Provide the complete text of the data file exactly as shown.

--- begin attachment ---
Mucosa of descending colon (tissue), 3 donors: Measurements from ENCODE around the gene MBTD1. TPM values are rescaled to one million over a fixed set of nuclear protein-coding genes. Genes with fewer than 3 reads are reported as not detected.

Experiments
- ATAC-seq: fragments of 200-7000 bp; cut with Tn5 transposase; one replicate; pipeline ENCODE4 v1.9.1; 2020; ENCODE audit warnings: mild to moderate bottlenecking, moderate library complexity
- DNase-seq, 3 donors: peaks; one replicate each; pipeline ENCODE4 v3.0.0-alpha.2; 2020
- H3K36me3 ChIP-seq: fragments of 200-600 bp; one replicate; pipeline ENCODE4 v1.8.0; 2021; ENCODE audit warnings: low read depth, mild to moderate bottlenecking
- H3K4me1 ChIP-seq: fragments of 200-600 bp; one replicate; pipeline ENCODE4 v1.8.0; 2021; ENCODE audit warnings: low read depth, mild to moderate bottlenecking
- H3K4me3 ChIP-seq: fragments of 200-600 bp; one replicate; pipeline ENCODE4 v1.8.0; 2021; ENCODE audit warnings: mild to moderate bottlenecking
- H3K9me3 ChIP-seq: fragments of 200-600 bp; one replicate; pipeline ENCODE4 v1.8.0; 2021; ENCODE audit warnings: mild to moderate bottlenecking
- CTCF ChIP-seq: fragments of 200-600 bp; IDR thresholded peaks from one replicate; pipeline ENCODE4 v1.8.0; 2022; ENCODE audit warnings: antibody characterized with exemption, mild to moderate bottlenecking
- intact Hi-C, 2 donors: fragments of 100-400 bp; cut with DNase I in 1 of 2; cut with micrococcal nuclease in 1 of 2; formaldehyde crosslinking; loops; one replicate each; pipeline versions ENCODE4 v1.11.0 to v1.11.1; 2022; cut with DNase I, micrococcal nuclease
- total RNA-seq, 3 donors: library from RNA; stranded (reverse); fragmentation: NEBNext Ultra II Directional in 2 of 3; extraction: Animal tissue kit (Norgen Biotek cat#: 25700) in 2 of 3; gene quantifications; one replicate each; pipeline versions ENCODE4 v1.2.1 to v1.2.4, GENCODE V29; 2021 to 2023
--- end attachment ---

Mucosa of descending colon (tissue), 3 donors: Measurements from ENCODE around the gene MBTD1. TPM values are rescaled to one million over a fixed set of nuclear protein-coding genes. Genes with fewer than 3 reads are reported as not detected.

Experiments
- ATAC-seq: fragments of 200-7000 bp; cut with Tn5 transposase; one replicate; pipeline ENCODE4 v1.9.1; 2020; ENCODE audit warnings: mild to moderate bottlenecking, moderate library complexity
- DNase-seq, 3 donors: peaks; one replicate each; pipeline ENCODE4 v3.0.0-alpha.2; 2020
- H3K36me3 ChIP-seq: fragments of 200-600 bp; one replicate; pipeline ENCODE4 v1.8.0; 2021; ENCODE audit warnings: low read depth, mild to moderate bottlenecking
- H3K4me1 ChIP-seq: fragments of 200-600 bp; one replicate; pipeline ENCODE4 v1.8.0; 2021; ENCODE audit warnings: low read depth, mild to moderate bottlenecking
- H3K4me3 ChIP-seq: fragments of 200-600 bp; one replicate; pipeline ENCODE4 v1.8.0; 2021; ENCODE audit warnings: mild to moderate bottlenecking
- H3K9me3 ChIP-seq: fragments of 200-600 bp; one replicate; pipeline ENCODE4 v1.8.0; 2021; ENCODE audit warnings: mild to moderate bottlenecking
- CTCF ChIP-seq: fragments of 200-600 bp; IDR thresholded peaks from one replicate; pipeline ENCODE4 v1.8.0; 2022; ENCODE audit warnings: antibody characterized with exemption, mild to moderate bottlenecking
- intact Hi-C, 2 donors: fragments of 100-400 bp; cut with DNase I in 1 of 2; cut with micrococcal nuclease in 1 of 2; formaldehyde crosslinking; loops; one replicate each; pipeline versions ENCODE4 v1.11.0 to v1.11.1; 2022; cut with DNase I, micrococcal nuclease
- total RNA-seq, 3 donors: library from RNA; stranded (reverse); fragmentation: NEBNext Ultra II Directional in 2 of 3; extraction: Animal tissue kit (Norgen Biotek cat#: 25700) in 2 of 3; gene quantifications; one replicate each; pipeline versions ENCODE4 v1.2.1 to v1.2.4, GENCODE V29; 2021 to 2023